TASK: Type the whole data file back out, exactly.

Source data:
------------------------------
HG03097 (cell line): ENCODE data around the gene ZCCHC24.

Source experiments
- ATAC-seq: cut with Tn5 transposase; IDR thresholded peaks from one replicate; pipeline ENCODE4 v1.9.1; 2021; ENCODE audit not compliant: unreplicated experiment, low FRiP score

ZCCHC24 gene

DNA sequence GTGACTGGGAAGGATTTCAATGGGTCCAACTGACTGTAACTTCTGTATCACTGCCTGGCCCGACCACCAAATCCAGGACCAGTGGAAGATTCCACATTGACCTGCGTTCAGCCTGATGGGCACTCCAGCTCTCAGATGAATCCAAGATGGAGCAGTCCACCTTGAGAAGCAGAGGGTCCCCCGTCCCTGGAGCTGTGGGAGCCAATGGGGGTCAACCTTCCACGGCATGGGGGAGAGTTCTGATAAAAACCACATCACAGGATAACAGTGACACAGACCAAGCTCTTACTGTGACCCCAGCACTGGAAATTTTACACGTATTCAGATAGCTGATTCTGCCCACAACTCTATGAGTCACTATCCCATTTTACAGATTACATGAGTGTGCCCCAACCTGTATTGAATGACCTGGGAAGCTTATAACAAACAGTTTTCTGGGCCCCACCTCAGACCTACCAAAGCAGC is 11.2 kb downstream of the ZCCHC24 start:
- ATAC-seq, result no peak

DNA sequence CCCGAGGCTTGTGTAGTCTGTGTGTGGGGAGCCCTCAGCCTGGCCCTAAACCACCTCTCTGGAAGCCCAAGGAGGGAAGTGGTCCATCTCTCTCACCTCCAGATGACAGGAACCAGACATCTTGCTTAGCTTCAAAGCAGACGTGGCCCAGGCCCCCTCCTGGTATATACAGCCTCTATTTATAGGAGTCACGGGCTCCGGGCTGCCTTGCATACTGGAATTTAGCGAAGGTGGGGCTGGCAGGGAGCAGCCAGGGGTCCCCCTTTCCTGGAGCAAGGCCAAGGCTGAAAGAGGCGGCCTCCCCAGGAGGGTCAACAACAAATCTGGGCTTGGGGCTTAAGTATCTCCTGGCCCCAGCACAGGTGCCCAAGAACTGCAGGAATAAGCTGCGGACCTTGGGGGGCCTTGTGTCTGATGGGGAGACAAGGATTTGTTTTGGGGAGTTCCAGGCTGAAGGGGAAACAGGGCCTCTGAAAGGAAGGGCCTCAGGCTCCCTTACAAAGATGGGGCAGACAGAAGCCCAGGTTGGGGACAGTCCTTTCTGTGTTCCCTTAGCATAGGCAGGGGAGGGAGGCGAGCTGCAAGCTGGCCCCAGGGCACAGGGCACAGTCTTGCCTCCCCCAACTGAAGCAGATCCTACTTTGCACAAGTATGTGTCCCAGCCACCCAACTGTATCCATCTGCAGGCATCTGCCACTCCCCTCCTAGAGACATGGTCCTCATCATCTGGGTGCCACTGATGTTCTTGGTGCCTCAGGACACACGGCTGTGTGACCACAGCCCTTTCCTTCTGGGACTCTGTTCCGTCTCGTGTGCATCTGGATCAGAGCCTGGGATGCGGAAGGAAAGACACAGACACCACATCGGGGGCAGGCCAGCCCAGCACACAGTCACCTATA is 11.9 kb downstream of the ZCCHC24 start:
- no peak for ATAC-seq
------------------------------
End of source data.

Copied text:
HG03097 (cell line): ENCODE data around the gene ZCCHC24.

Source experiments
- ATAC-seq: cut with Tn5 transposase; IDR thresholded peaks from one replicate; pipeline ENCODE4 v1.9.1; 2021; ENCODE audit not compliant: unreplicated experiment, low FRiP score

ZCCHC24 gene

DNA sequence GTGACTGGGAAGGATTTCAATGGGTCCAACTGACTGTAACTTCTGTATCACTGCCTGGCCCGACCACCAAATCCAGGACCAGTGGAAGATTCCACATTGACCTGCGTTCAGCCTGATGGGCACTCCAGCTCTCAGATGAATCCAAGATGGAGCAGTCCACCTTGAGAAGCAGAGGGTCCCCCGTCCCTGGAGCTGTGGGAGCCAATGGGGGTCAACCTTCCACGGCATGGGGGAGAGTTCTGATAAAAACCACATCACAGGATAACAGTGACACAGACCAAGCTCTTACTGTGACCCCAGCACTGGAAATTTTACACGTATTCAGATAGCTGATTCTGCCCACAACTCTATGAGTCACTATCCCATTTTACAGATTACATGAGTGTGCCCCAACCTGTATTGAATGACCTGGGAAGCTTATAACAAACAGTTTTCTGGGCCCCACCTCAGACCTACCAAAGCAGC is 11.2 kb downstream of the ZCCHC24 start:
- ATAC-seq, result no peak

DNA sequence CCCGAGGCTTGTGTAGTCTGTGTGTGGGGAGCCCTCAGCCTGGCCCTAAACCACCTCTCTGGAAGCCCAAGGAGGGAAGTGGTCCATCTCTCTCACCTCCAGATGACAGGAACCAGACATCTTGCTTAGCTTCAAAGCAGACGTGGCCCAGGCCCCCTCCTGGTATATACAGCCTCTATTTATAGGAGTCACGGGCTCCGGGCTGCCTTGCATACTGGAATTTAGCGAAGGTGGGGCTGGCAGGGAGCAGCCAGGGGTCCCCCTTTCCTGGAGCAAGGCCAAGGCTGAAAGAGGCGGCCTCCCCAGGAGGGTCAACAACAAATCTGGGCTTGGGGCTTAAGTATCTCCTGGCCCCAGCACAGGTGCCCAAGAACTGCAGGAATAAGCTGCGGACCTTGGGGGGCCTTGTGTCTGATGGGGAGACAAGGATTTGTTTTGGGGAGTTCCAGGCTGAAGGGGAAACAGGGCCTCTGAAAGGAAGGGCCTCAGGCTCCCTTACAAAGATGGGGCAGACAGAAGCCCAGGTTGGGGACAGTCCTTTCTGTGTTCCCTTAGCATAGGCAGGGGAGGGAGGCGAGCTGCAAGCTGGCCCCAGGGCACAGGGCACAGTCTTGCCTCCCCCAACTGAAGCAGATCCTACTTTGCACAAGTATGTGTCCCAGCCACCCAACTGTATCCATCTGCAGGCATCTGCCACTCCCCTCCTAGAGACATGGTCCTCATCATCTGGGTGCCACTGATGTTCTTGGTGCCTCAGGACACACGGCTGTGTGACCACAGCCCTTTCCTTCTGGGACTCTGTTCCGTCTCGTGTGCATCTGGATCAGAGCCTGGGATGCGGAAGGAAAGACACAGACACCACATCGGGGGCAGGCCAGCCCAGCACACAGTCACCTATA is 11.9 kb downstream of the ZCCHC24 start:
- no peak for ATAC-seq